• Aww I loved your thoughts on the subject! That’s exactly how work should be, with everyone dependent on the other, working together for the greater good. Thank You! and thanks for the reblog so much :)

  2. Beautifully put. It would be nice if everyone were as thoughtful and dedicated as you are Mohamed. This is the reason why reading your blog is always a thoughtful and joyous experience for me. Hope the new job is working out for you nicely, you are never far from my thoughts. :)

    • Aww Ionia, your compliments are what keeps me going I swear :) I’m so glad you enjoy it here, I hope you know that you too are in my thoughts very often. Thank you so much!

  3. It’s interesting to use a hospital as an example of people needing people. I think life’s largely like that, we all have a role to play, we are not islands, one way or another we are in a sort of ‘jig saw’ putting the pieces together . Sometimes we do need to isolate . Eventually we , I think personally come back to the ‘ source ‘, even if sometimes , that’s in ciber space!! Wishing you well, sending positive energy…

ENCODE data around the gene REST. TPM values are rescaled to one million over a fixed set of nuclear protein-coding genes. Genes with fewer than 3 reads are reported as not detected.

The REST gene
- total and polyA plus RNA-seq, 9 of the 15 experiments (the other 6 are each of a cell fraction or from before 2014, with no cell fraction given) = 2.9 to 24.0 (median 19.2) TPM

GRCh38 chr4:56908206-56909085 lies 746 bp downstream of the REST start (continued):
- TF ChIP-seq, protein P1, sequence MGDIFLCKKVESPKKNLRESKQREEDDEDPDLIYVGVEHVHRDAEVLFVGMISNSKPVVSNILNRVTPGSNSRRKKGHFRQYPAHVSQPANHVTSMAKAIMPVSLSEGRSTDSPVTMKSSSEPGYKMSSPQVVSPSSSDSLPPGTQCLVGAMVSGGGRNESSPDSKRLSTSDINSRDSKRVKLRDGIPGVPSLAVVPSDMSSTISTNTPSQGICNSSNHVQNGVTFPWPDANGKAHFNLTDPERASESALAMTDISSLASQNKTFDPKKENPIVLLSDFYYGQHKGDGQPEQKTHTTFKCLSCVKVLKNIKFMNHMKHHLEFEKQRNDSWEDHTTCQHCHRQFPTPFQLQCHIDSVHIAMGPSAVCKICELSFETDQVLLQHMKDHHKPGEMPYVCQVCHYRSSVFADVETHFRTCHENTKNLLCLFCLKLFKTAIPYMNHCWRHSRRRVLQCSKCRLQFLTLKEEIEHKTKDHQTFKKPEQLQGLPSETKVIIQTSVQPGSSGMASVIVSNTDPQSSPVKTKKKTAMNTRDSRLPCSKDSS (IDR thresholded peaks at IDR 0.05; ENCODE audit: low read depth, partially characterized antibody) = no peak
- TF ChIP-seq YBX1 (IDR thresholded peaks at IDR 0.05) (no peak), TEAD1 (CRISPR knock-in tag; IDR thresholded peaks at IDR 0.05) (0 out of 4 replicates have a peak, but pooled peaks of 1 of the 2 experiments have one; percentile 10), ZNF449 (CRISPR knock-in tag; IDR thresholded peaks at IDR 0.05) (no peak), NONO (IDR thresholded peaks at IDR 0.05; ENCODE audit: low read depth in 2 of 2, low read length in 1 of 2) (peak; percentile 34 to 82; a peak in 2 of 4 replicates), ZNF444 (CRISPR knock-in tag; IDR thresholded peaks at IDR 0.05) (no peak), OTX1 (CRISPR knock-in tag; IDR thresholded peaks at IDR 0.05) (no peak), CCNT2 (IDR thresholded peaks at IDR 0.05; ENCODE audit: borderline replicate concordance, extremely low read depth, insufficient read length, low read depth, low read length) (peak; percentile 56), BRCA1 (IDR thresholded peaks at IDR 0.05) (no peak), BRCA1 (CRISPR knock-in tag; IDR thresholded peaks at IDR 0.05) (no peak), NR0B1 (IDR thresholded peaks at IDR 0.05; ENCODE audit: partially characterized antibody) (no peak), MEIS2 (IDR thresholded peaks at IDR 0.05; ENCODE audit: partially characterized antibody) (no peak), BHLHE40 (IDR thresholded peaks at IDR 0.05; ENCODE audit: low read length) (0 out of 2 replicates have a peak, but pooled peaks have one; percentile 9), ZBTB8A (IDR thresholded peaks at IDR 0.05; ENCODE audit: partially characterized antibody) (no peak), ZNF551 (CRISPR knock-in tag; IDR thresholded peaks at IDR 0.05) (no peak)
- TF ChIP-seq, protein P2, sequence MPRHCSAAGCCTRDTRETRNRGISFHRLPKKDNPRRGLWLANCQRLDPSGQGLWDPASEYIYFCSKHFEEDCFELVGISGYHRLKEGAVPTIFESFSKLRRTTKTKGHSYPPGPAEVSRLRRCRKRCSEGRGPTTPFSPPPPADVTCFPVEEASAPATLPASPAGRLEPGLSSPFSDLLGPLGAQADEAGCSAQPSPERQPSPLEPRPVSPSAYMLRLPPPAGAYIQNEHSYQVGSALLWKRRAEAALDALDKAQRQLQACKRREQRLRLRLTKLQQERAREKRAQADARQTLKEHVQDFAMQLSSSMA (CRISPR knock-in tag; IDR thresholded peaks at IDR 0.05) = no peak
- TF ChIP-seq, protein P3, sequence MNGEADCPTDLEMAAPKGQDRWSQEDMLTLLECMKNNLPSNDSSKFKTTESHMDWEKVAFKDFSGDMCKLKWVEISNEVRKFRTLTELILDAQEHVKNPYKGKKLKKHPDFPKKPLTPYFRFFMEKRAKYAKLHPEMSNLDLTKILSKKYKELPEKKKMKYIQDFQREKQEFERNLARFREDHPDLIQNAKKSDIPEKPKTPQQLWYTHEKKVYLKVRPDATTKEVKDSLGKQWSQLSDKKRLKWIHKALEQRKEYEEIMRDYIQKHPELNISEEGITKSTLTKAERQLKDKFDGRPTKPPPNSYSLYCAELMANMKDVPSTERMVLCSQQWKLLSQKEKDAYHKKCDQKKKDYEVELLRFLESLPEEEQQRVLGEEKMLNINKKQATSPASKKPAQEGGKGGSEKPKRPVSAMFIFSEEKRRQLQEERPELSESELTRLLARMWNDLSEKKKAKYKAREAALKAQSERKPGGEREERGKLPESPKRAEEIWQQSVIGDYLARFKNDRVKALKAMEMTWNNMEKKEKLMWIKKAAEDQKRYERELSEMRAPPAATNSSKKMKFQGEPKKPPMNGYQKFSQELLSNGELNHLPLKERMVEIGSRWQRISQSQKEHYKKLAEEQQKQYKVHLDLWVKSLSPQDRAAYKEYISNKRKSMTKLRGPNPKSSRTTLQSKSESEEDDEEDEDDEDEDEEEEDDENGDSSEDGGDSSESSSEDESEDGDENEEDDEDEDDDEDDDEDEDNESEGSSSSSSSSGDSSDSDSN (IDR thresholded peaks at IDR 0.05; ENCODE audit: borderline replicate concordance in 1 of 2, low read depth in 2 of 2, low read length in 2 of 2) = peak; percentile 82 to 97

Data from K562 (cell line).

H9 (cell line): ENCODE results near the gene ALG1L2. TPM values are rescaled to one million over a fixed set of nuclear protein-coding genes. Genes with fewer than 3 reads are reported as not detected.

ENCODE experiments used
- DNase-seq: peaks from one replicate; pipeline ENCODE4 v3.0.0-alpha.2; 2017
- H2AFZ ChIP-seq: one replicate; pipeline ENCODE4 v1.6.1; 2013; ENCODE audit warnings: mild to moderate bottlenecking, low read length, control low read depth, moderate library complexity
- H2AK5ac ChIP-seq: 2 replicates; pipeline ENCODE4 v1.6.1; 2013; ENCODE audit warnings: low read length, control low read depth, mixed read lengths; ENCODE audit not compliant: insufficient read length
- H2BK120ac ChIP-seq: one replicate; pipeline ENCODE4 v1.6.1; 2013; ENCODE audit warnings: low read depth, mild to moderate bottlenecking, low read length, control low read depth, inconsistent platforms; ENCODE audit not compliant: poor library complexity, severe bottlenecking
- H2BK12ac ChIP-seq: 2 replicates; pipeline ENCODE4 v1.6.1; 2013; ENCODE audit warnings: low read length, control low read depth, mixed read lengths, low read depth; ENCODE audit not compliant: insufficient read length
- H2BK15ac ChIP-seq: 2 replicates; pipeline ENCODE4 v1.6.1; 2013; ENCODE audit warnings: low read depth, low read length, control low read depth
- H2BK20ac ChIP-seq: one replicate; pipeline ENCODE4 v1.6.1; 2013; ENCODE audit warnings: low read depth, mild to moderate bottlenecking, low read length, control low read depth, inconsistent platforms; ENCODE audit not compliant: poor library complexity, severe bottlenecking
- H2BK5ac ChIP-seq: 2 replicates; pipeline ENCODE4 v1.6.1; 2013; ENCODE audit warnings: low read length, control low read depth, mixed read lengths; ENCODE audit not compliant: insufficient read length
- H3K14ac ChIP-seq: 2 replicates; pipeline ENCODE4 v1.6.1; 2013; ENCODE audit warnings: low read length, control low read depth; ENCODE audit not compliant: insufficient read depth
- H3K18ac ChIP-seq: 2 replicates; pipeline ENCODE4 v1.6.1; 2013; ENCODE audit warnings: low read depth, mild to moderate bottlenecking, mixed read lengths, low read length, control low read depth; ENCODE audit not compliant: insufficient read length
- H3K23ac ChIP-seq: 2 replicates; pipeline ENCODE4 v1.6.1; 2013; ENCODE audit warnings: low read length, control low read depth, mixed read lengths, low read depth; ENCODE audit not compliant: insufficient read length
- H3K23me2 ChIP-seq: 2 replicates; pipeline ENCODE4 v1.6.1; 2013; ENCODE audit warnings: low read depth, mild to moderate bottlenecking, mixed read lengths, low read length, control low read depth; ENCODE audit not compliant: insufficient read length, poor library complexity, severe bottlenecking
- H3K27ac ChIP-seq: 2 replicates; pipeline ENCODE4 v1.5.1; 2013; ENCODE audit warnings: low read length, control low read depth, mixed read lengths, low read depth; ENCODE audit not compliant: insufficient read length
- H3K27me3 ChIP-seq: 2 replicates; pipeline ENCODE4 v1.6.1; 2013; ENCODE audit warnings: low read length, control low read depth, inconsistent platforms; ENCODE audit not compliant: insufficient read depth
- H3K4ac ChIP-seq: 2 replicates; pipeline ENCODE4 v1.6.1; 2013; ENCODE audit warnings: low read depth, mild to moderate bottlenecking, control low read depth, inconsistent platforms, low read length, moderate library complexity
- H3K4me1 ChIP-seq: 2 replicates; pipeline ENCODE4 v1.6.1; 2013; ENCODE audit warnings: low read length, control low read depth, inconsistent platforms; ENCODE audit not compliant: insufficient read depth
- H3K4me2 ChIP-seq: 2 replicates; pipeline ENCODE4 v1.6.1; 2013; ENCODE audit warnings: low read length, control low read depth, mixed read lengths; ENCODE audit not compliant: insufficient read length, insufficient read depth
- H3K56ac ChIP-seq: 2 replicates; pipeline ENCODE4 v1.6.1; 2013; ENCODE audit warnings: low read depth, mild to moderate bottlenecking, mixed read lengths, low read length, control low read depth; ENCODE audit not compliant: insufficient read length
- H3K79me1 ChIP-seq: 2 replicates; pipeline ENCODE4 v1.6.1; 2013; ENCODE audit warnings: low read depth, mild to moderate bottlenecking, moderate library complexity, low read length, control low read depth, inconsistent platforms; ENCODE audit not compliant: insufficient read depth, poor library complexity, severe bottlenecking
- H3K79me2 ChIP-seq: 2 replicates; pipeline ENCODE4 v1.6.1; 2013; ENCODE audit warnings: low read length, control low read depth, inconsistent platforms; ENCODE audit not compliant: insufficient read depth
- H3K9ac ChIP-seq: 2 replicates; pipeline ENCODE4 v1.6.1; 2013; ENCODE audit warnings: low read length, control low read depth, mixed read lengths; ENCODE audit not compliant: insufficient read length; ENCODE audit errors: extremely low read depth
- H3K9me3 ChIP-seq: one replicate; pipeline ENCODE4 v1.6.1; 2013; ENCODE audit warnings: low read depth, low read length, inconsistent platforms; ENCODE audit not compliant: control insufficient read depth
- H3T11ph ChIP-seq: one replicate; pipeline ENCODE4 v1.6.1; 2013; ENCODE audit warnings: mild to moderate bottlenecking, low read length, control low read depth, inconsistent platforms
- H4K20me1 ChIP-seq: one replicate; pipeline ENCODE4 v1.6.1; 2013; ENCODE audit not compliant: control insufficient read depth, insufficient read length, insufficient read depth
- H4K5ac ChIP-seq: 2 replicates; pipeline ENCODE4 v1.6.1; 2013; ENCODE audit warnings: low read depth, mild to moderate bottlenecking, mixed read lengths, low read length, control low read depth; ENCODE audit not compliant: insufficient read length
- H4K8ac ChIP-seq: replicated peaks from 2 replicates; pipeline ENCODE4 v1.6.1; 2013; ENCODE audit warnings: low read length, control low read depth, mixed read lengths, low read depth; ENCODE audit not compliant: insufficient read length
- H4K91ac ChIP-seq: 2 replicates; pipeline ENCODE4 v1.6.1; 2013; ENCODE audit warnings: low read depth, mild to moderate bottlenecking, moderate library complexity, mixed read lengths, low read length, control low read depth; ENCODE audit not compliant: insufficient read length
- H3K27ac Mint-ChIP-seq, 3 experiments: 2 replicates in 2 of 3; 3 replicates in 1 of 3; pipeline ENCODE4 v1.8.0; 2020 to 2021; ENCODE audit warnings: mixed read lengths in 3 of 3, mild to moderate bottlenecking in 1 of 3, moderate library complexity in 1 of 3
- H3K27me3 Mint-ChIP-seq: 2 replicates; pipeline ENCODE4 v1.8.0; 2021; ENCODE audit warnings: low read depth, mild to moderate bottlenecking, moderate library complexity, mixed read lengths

Love Ziggy

    • Yes absolutely, I totally think so too! I was just saying to Charles that every work has an impact on us human beings, and such impact is easily spotted in hospitals, fire stations and police stations, rather than other working places. But the impact exists everywhere in life. Like you said, it’s like a jigsaw, we all complete each other. If the bus driver for example didn’t show up for work, he’s responsible for a number of people getting late for work. And so on and on. Thank you Ziggy :)